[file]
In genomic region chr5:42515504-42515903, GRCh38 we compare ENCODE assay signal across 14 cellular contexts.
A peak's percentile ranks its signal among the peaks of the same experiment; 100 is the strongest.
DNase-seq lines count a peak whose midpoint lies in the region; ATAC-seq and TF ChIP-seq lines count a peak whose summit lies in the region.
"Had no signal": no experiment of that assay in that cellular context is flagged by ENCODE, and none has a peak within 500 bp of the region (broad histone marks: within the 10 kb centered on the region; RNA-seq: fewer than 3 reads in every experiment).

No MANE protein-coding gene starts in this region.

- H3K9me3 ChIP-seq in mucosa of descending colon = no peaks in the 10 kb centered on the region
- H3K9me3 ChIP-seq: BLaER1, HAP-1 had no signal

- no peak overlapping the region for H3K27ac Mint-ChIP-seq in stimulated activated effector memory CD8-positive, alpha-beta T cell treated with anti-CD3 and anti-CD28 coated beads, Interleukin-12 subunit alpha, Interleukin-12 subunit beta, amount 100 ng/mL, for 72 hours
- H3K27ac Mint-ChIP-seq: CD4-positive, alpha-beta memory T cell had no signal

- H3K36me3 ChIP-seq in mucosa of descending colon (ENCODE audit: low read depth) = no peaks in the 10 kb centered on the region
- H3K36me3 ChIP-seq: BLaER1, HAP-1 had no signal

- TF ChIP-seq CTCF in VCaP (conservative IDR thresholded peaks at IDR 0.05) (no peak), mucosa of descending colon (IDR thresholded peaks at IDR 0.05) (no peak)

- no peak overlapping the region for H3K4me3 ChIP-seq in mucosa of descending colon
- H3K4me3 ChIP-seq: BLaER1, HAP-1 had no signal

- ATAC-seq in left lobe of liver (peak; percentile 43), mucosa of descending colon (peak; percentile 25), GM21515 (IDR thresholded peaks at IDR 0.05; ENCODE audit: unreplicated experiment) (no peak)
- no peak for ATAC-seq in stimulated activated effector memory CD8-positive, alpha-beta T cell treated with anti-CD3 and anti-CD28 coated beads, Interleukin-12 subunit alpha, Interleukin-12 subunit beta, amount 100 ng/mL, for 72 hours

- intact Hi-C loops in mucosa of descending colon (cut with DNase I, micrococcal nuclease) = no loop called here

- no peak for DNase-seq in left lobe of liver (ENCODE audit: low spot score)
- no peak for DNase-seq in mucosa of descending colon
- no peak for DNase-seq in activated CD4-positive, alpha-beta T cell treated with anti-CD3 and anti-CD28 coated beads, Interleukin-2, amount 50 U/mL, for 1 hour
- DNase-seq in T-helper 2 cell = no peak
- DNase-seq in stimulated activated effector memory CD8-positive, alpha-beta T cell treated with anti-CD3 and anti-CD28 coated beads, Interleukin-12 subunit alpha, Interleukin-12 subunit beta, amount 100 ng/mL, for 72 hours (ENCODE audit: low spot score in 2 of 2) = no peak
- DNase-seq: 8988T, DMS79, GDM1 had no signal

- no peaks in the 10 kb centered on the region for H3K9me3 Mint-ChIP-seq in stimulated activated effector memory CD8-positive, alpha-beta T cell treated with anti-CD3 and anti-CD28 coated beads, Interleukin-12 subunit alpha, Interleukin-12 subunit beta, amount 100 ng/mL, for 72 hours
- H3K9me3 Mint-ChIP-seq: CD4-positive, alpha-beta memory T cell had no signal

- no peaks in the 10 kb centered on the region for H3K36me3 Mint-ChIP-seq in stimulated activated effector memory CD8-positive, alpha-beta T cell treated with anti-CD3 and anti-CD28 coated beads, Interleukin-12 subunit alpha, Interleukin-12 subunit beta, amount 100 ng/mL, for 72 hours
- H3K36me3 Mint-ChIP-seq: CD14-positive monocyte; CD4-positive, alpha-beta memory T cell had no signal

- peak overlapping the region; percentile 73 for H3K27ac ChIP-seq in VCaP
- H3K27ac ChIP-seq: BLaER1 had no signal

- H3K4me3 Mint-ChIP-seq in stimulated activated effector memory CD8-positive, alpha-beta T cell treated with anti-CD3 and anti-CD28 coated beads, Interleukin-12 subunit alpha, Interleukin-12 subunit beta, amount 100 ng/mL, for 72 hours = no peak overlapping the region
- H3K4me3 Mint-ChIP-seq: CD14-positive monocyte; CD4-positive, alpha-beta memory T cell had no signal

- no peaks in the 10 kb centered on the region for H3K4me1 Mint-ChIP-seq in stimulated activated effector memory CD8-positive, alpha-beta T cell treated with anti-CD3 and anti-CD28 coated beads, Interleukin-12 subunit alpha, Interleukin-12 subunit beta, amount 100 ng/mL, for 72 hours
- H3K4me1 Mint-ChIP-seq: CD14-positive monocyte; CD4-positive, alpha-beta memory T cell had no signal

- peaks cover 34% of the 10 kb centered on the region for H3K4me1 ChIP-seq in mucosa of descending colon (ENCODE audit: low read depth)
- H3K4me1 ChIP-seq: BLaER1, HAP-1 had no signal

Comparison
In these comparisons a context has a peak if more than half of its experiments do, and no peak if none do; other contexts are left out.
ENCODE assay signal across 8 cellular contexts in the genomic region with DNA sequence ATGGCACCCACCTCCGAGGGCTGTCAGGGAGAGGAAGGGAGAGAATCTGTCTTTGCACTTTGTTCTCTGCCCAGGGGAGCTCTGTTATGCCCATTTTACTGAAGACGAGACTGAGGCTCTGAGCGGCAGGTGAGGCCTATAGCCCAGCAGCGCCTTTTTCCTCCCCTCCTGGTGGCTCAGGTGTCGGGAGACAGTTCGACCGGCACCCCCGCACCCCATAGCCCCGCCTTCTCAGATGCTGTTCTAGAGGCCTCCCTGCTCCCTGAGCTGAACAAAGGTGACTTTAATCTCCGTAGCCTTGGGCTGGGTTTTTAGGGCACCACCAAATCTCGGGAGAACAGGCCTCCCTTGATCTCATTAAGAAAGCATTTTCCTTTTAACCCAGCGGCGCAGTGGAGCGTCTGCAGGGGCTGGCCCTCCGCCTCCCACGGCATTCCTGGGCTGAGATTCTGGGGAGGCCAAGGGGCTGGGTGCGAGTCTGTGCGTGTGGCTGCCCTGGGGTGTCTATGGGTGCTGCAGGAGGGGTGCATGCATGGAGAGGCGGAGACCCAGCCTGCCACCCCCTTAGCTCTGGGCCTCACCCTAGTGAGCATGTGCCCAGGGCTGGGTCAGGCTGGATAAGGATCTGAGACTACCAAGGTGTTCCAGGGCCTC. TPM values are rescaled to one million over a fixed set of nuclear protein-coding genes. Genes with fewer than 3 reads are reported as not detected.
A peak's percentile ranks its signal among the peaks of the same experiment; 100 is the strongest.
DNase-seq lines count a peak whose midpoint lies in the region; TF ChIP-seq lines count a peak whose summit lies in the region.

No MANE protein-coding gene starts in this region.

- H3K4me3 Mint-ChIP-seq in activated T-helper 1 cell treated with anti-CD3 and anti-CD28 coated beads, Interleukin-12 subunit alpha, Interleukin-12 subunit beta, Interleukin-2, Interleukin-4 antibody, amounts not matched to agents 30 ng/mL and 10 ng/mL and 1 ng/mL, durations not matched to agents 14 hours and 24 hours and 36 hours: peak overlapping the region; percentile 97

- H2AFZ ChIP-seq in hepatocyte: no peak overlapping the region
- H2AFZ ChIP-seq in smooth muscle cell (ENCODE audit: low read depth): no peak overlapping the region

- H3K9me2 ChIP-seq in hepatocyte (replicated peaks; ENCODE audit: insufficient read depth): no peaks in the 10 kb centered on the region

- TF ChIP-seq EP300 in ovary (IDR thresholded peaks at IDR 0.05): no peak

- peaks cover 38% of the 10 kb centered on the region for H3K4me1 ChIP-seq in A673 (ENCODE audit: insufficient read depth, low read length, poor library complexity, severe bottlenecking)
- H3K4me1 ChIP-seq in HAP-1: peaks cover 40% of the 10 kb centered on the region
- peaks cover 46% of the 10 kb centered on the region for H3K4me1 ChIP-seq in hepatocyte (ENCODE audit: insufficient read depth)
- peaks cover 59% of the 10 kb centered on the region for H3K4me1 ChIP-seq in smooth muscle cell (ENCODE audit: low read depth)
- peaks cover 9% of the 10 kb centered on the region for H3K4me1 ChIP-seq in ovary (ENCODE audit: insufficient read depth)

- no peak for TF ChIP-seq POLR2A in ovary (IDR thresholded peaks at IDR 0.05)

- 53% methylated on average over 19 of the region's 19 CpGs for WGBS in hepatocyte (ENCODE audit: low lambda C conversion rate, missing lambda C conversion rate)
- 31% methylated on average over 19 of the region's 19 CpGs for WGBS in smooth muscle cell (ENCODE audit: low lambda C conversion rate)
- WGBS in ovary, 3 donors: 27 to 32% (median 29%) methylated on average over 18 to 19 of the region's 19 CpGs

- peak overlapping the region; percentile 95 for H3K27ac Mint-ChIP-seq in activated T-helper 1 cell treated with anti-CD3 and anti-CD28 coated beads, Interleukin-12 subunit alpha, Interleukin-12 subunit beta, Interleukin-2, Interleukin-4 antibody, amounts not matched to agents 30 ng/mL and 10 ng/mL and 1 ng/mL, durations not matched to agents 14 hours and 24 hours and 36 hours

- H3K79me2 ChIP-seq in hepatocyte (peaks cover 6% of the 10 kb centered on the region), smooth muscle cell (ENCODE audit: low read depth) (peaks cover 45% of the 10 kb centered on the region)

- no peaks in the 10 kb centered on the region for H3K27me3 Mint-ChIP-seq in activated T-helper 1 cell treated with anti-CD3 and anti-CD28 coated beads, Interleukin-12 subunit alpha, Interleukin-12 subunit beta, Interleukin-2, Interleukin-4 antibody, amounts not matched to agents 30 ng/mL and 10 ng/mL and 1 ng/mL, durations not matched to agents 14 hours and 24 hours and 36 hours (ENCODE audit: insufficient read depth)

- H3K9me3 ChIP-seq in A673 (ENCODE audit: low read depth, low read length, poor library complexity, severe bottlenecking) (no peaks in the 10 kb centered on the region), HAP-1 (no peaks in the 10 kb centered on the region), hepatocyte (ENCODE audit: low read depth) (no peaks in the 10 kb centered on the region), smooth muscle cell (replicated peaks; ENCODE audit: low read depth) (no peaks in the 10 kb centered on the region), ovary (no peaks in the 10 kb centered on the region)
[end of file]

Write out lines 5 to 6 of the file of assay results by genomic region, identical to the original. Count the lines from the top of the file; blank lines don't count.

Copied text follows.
No MANE protein-coding gene starts in this region.

- H3K9me3 ChIP-seq in mucosa of descending colon = no peaks in the 10 kb centered on the region